Mobile veggie vans to reach underserved communities

Apr 9, 2018

A project designed to bring Mobile Produce Markets to underserved communities is receiving a big boost.  Rep. Brian Higgins announced a $3.1 million federal grant from the National Cancer Institute for five years. WBFO's senior reporter Eileen Buckley says the project is being led by the University at Buffalo’s Department of Community Health and Health Behavior.

Fresh produce.
Credit WBFO News file photo by Eileen Buckley

“A lot of the places that do offer produce in lower income communities don't offer good quality produce. It’s not like what you see when you walk into Wegmans,” said Dr. Lucia Leone, UB Assistant Professor.   

Leone has been researching how to expand access of fresh foods through mobile produce markets. She study this through the use of 'veggie vans' while at UNC Chapel Hill in North Carolina. Researches used mobile vans in 12 communities, bringing in fresh, local produce to lower income and underserved residents.

"We know that there's a lot of organizations around the country that are wanting to start mobile markets or that are already starting mobile markets, but whether they’re running them in a way that is actually having an impact on diet, we're not sure, so we wanted to be able to help those organizations, make sure they are using the best practices and evidence-based practices in running their mobile markets,” explained Leone.  

Dr. Lucia Leone, assistant professor, University at Buffalo’s Department of Community Health and Health Behavior.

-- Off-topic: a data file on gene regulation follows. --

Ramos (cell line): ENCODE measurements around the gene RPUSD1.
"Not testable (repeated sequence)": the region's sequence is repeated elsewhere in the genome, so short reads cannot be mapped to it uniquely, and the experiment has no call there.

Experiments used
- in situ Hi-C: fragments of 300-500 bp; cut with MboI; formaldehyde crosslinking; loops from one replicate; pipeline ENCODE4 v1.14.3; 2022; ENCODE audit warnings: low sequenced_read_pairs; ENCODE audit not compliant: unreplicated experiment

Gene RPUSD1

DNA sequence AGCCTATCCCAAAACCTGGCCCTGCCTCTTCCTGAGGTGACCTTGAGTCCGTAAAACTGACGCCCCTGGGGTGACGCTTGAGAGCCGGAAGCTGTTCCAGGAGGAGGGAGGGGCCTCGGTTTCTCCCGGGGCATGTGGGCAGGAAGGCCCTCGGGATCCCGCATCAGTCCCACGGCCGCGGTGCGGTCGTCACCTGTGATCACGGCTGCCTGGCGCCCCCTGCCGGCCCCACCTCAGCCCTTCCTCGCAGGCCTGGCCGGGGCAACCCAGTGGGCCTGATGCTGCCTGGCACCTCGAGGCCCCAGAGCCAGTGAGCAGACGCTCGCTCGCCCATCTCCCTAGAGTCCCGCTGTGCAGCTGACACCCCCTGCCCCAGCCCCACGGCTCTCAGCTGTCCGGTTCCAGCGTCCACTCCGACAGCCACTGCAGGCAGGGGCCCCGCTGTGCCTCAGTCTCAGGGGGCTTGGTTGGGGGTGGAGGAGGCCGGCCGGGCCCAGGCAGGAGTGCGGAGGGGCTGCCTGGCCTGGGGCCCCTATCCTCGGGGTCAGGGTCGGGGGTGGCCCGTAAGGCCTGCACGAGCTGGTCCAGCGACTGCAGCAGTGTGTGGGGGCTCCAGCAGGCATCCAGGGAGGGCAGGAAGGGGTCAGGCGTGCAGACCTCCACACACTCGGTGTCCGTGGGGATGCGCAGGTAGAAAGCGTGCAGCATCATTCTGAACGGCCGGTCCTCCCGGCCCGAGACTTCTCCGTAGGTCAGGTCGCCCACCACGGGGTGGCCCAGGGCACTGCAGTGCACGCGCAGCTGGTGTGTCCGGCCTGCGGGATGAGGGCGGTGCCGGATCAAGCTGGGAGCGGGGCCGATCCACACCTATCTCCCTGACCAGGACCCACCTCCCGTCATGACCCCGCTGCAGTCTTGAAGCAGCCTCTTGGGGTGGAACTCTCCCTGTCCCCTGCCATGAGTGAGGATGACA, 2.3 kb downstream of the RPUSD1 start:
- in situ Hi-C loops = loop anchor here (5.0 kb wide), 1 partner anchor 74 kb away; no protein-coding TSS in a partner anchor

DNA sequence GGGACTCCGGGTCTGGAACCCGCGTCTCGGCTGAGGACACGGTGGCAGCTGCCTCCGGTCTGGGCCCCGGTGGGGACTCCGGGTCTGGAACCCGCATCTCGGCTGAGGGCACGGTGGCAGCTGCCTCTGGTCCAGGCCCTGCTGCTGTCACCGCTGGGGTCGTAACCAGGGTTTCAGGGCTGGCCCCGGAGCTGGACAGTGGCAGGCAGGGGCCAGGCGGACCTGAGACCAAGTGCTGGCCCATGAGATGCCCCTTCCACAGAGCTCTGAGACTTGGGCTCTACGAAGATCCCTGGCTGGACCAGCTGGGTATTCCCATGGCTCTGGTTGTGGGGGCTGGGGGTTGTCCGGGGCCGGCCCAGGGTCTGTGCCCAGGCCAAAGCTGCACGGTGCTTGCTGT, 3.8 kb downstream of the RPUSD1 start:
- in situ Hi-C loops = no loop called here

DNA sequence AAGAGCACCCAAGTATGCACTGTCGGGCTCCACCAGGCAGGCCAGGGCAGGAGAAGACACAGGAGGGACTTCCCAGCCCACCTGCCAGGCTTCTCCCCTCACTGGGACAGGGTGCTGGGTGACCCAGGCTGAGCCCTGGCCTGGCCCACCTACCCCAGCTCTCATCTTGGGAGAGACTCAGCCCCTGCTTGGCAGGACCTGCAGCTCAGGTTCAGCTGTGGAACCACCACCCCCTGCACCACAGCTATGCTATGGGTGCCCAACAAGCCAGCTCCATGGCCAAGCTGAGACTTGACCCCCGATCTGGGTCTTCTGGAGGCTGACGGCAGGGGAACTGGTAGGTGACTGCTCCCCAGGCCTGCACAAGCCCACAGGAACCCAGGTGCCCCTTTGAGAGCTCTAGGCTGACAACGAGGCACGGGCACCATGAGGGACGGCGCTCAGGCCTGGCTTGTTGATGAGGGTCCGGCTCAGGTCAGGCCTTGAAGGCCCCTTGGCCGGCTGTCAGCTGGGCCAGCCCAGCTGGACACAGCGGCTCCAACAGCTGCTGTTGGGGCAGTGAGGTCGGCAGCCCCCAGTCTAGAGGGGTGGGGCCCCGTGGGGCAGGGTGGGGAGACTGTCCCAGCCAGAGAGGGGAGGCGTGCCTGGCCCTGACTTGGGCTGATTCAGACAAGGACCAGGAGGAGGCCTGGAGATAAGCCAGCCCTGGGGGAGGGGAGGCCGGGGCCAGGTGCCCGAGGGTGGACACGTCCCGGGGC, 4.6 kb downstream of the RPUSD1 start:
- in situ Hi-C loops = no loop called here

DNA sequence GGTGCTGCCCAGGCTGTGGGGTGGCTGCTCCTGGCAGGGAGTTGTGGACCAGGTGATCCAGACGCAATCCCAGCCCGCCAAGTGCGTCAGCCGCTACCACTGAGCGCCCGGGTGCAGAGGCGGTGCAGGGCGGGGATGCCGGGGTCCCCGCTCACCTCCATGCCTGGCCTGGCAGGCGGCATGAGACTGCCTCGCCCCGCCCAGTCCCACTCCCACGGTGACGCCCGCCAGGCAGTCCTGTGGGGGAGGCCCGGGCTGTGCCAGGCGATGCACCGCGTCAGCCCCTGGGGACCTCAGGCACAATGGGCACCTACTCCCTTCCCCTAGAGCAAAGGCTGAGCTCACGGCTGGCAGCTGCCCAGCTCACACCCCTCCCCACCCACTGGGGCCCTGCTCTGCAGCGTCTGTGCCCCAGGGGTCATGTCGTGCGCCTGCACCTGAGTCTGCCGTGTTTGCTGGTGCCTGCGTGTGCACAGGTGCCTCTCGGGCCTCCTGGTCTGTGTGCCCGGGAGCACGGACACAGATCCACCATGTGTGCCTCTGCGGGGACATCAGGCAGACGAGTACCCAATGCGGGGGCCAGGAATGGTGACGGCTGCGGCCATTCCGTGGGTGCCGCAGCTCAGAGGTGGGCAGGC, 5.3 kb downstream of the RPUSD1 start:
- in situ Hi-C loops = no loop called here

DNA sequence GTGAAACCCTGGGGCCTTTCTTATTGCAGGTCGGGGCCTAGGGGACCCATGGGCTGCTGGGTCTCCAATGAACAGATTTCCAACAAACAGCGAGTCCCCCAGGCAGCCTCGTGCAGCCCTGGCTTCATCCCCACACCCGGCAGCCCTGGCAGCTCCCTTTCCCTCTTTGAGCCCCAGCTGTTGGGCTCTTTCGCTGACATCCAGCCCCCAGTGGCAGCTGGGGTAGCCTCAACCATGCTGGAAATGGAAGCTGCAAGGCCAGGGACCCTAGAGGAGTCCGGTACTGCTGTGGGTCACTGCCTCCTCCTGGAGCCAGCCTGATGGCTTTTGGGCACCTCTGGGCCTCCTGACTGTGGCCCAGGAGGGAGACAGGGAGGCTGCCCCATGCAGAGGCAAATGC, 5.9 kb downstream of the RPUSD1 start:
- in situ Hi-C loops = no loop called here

Credit Photo from UB website

The federal grant will allow UB's Leone and her project collaborators to provide technical assistance and funding to eight organizations in 32-different communities allowing the researchers to find out if the mobile market programs would work on a larger-scale.    

“We did see some really good initial results that people were eating up to a cup more per day of fruits and vegetables based on if they were using the ‘veggie van’ program,” Leone remarked.

Fresh produce.
Credit WBFO News file photo by Eileen Buckley

Leone also explained how they are using a 'Veggie Meter' in their research to figure out if people are really eating enough fruits and vegetables in their diets.

“It’s a little bit of experimental procedures, but one of the challenges with doing any type of research on diet is we rely on people to tell us what they ate,” replied Leone.  “And it actually dermal carotenoids or carotenoids in your skin."

Leone said the goal is to have one of the eight mobile market communities to include a western New York organization. Request for proposals go out this fall for those interesting in seeking funding for a mobile market.